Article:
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Health At Every Size (HAES): Is Fat Acceptance Positive Or Detrimental To Society?

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Our Thoughts: Is The Fat Acceptance Movement Good Or Bad?

On today’s episode of Live Lean TV, we’re discussing the health at every size movement, and sharing our thoughts on if fat acceptance is positive or detrimental to society.

Today’s viewer question is from #AskLiveLeanTV Ep. 018.

Here’s today’s viewer question:

@Mistrall2 from Twitter asks: What is your opinion on the health at every size (HAES) fat acceptance attitude? Is it positive or detrimental to society?

Health At Every Size (HAES): Is Fat Acceptance Positive Or Detrimental To Society?

Brad: The acronym HAES stands for Health At Every Size.

Jess: Oh yeah healthy at every size.

Yes, we actually have had some conversations between the two of us about this whole body acceptance attitude.

You know we’re trainers, and our whole business is about Living Lean, changing your body, and transforming.

Brad: From my experience, it’s all about becoming more confident in life, and that can be accomplished by getting your health in check.

Living Lean is not about being skinny or fat.

At the deepest level, when I transformed my body, it wasn’t about getting a six pack.

Although I thought that is what I wanted at the time, now that I’ve done it, and I’m living it, what has changed the most in myself is my self confidence.

Jess: Yeah, everything thinks that is what they want.

Brad: I now know that if I can change my body like that, I can accomplish anything in life.

I now feel empowered that I can:

  • Attract and meet the girl of my dreams
  • Get the job from my dream life
  • Create the career that I want

Once you transform your body, you will feel like you can do anything.

That is what Living Lean is about.

Living Lean is not just about losing weight.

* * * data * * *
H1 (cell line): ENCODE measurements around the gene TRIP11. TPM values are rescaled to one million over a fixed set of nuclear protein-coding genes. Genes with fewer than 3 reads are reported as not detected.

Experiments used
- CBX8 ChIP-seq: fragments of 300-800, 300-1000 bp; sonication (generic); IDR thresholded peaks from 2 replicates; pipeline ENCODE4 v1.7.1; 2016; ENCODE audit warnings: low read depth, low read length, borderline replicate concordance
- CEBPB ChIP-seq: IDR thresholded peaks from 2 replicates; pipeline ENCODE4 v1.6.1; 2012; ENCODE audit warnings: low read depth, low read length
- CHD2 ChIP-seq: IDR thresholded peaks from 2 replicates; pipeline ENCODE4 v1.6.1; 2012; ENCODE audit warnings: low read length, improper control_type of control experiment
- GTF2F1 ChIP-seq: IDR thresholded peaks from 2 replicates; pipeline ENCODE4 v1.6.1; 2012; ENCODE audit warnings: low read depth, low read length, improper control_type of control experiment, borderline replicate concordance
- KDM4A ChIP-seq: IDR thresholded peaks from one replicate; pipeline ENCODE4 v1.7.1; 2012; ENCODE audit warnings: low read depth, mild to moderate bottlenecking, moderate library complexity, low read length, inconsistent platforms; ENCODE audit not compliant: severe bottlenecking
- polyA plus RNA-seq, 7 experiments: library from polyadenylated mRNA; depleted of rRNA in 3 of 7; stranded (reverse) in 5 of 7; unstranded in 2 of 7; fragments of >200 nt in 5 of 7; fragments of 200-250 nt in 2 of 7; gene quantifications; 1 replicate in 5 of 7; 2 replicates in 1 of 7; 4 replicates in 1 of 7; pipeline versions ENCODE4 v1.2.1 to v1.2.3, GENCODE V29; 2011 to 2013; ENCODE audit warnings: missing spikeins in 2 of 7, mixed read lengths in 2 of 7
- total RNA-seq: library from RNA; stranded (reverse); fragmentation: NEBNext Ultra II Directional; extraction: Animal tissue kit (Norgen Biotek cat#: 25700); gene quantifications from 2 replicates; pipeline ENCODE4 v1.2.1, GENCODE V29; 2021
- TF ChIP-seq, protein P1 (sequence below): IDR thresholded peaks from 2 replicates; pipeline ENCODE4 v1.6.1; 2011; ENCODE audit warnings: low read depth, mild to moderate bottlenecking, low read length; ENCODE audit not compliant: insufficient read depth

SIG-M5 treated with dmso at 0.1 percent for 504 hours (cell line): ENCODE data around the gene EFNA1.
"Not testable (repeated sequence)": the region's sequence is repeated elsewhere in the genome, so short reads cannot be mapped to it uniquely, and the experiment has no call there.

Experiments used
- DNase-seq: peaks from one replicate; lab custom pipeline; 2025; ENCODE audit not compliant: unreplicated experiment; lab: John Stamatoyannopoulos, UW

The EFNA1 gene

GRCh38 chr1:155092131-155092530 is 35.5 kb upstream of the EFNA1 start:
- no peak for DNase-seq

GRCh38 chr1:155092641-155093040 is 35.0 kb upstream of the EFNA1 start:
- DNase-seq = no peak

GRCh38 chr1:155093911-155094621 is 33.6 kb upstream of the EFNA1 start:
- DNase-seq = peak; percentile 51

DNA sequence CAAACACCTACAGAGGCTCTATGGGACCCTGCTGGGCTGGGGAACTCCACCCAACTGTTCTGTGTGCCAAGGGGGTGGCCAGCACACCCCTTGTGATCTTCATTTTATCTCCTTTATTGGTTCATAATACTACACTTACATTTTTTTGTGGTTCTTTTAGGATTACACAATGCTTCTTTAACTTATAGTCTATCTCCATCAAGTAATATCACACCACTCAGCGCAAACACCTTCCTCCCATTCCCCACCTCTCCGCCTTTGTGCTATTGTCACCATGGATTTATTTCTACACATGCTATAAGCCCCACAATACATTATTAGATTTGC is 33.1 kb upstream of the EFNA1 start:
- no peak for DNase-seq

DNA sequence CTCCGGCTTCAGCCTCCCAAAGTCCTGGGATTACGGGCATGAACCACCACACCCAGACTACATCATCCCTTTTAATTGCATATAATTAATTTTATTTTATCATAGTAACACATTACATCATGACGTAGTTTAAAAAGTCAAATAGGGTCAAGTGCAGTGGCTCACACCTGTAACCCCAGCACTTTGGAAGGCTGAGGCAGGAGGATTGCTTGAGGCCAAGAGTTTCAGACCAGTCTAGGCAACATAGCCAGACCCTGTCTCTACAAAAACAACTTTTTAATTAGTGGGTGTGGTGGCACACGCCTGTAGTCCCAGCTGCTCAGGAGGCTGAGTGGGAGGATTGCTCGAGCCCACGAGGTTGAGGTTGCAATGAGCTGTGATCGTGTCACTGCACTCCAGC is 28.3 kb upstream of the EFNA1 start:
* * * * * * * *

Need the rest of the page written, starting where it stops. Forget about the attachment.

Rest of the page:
Hopefully that answers your question.

I agree with HAES.

Just because you’re 6%, 8% or 10% body fat, it doesn’t necessarily mean you’re healthy.

Jess: It also doesn’t make you better or worse than the person next to you who is a different percentage.

Brad: Yeah, there could be a guy who’s 12% body fat, that’s healthier than the guy at 6% body fat.

Health isn’t just about being muscular and thin with abs popping everywhere.

As you know, there are fitness competitors that do this.

For some of them, they are probably at their least healthy, and miserable, when they are at a low level of body fat.

Again, that is not what Living Lean is about.

Jess: I have to admit that I’ve been at a leaner body fat percentage than I am now, and I was a miserable cranky bitch.

Brad: Exactly.

Jess: Having a little bit more body fat made me healthier and made me more fertile.

It also made me feel more feminine, sexy, and curvy.

The answer is not that lower body fat is always better.

That’s just not the case.

However, the answer is also not to just accept yourself, the way that you are.

Especially if you wake up every morning and you’re truly unhappy with the way that you look in the mirror.

If you look at yourself and you’re like “EW” I don’t like this, don’t just turn around and say, “oh, I’m just going to accept myself”.

I feel like a lot of people are being fake about it, by accepting what they have, when they actually don’t like it or prefer to be leaner, stronger, and more fit.

Brad: Yeah, and that’s a great point that you brought up.

I talk about this in my book, Think and Live Lean.

I’m referring to the balance of accepting where you are, and using it as an excuse to not go even further.

For example, if you lose 25 pounds, I want you to be excited about losing those 25 pounds.

However, if you still need to lose another 25 pounds to get healthy, don’t just rest on that 25 pounds, then stop, because you feel good enough about it.

Let’s keep pushing you even further, so we can get you back into a healthy zone.

Jess: It’s like climbing halfway up Mount Everest and then just justifying the fact that “Oh, climbing up halfway is really good”, then not going all the way because you’re too tired or you don’t feel like it.

Brad: Just make sure if you do get to the top of Mount Everest, you do get back down again.

Getting back down the mountain is more than half the battle.

Jess: Yes, safely and alive.

That’s a funny analogy.

Hopefully that clarifies how we feel about the whole fat health at every size fat acceptance movement.


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Question For You:

  • What are your thoughts on the fat acceptance movement?
  • Do you think it is positive or detrimental to society?

Be sure to share your answers in the comment section below.

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